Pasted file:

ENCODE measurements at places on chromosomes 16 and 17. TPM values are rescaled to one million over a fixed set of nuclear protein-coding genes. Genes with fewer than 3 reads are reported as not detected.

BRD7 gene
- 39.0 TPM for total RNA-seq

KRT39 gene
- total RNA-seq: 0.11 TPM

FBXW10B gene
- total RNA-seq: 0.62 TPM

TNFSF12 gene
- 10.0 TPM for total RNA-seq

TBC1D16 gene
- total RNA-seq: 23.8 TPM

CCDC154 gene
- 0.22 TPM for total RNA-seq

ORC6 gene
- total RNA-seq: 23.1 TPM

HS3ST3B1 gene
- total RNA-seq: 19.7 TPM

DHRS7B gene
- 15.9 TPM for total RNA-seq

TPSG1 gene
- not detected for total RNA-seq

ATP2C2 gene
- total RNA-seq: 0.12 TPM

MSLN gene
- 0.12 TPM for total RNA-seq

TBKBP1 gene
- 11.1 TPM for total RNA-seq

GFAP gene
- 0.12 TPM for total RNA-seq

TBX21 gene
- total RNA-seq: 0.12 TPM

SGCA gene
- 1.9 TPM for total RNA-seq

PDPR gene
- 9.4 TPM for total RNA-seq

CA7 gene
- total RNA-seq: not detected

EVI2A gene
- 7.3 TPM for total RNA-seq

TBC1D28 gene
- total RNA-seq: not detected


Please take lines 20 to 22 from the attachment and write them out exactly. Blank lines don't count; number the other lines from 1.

TPSG1 gene
- not detected for total RNA-seq

ATP2C2 gene